The next over is the dormant Agua, that is believed to have erupted 10 000 years ago. And at the end of the fissure swarm we find Fuego and Acatenango.
As long as Fuego and Pacaya is erupting, the pressure at Amatitlán will be kept below the eruption threshold, so in a way Acatenango, Fuego and Pacaya works as large pressure relief valves.
Amatitlán is also highly seismically active, but I will not go on about this here. For those interested I am leaving the link to a previous article I wrote about it.
The current seismicity and answers
The current earthquake swarm is not that large for the area, containing only 5 M4 events, and the largest is only an M4.2. And this is not a lot for the area.
The origin is unlikely to be caused by regular tectonic activity. First of all, the earthquakes are not following a known faultline, they are also widely dispersed over quite a bit of area without any discernible pattern indicating a faultline.
Even though the earthquakes are small to moderate they would be quite noticeable for the population of Antigua since the field of earthquakes run out from the volcano of Agua in under the city, and towards Amatitlán.
As I am writing this, I had hoped for one of Andrej Fliis wonderful plots, but it has run a bit late, and I needed to write this article this weekend, so I freely admit that I am lacking a crucial piece of evidence right now. I will rectify this later as the plot is done with an update.
This means that I can’t ascertain fully which of the below two things are happening.
Stratovolcanoes in Guatemala tends to be rather steep and unstable since they are mostly built by magmatic rubble. This means that quite often parts of the flanks of the Guatemalan volcanoes tend to fail, and large amounts of volcanic debris start to flow for large distances.
Both Pacaya, Acatenango and Fuego has done that, but so far Agua has staid put. Flank failures are among the most dangerous events that can happen at a volcano. Most people know about the explosive failure of Mount St Helens in America, but not everyone is familiar with the far larger explosive flank failure in 1902 at Gagxanul (Volcán Santa Maria) in Guatemala.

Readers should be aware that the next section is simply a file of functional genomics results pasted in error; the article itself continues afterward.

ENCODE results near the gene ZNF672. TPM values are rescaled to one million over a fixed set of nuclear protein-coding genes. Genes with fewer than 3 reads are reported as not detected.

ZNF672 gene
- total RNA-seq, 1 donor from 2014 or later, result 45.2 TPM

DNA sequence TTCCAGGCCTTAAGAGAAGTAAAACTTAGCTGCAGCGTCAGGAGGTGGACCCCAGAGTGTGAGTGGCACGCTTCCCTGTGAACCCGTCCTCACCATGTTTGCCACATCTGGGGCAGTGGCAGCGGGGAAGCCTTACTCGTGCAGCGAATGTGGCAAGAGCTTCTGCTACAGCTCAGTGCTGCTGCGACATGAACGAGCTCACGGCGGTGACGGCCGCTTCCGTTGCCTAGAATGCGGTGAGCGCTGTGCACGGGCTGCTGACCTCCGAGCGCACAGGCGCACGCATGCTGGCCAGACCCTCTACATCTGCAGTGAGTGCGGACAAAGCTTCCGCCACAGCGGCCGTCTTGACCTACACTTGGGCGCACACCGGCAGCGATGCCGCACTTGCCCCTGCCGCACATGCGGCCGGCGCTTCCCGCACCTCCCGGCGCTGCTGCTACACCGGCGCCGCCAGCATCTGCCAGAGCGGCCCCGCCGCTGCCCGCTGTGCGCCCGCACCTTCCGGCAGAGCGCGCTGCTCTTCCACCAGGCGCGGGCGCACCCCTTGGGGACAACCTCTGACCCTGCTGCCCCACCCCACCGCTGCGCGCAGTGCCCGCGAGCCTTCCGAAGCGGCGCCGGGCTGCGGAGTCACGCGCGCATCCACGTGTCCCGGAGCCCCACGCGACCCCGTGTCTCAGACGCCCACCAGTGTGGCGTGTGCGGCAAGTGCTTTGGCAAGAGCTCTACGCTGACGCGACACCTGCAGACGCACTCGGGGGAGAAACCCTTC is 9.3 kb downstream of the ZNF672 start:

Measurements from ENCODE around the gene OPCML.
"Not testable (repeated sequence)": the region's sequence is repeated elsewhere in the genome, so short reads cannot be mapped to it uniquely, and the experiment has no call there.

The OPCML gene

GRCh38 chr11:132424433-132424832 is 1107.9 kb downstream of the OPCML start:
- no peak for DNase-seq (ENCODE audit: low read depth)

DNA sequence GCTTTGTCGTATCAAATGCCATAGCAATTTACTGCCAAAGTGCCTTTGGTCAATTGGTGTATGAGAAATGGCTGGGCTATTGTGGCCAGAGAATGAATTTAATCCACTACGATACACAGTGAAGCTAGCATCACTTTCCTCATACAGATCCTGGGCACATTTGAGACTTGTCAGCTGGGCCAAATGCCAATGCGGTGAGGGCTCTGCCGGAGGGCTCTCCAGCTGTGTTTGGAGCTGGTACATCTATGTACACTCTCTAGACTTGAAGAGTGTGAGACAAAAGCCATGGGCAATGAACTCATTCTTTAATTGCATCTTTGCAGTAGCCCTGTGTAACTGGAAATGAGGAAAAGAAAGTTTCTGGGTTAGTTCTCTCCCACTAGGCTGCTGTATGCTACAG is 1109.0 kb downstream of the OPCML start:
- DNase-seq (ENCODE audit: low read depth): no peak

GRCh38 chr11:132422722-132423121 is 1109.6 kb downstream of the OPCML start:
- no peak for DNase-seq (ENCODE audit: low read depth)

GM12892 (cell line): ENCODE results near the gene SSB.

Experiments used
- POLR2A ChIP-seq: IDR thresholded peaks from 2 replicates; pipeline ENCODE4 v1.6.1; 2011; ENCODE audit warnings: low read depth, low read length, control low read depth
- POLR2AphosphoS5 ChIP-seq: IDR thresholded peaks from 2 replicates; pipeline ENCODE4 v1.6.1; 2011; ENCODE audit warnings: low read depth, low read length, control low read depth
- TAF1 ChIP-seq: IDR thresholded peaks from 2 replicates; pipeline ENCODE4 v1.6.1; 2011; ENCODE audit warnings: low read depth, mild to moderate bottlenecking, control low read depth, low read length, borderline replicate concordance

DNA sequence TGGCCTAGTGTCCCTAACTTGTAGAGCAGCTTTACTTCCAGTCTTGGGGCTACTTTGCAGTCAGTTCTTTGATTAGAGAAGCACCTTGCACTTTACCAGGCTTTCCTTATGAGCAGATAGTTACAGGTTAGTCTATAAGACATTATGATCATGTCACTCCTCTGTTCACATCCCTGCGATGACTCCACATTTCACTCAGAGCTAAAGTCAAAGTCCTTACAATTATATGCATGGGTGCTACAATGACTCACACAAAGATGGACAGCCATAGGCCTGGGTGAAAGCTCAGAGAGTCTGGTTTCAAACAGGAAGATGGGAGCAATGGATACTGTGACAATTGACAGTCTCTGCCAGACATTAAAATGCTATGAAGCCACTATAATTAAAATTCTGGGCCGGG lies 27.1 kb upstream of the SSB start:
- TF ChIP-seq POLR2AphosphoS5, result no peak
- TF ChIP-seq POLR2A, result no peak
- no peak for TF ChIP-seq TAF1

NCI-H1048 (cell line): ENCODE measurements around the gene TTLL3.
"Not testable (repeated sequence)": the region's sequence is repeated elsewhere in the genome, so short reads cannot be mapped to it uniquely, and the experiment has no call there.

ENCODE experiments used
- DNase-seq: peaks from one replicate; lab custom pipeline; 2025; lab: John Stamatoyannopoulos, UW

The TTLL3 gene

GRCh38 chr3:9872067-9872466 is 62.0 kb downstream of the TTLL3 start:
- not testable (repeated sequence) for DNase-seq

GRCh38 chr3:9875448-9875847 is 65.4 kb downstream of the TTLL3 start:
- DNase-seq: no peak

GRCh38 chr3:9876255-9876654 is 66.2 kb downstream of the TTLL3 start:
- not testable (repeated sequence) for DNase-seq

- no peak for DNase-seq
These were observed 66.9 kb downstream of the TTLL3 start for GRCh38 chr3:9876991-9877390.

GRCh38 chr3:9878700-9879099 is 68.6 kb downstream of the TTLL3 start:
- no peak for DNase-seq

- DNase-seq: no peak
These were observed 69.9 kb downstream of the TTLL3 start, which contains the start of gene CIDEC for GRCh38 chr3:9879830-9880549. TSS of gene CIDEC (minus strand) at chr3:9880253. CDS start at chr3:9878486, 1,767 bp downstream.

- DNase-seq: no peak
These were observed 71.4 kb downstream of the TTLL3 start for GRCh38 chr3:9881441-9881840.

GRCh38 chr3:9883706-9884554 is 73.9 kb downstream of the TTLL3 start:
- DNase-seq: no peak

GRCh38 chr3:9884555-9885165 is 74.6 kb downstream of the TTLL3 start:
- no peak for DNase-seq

There are though quite a few things against this being related to any future flank collapse of Agua.
The main reason is that the current activity is pointing toward the volcanic highland side of Agua instead of towards the coastal lowlands. On the highland side the edifice of Agua is only 2000 metres, but towards the coastal plain it is 3500 metres tall. This means that the gravity is constantly pulling the mountain towards the sea, and that it is buttressed against the highlands in the other direction.
So, currently I will rule out that Agua would catastrophically fail.
Normally when you track a volcano prior to an eruption you look for deep small earthquakes indicating that magma is arriving from depth. Sadly, the national seismic grid in Guatemala is not good enough to track these minute earthquakes.
The equipment at hand has for natural reasons been aimed towards known active culprits to detect what they are doing, especially since they tend to kill people. This leaves the less active, or dormant volcanoes without coverage.
This is not in any way any criticism against the geological authorities in Guatemala, it is just a recognition of a fact. That being said, Agua being situated between the grids aimed at Pacaya and Fuego is reasonably well monitored for being a long dormant volcano. In fact, it is better monitored than 90 percent of all US volcanoes.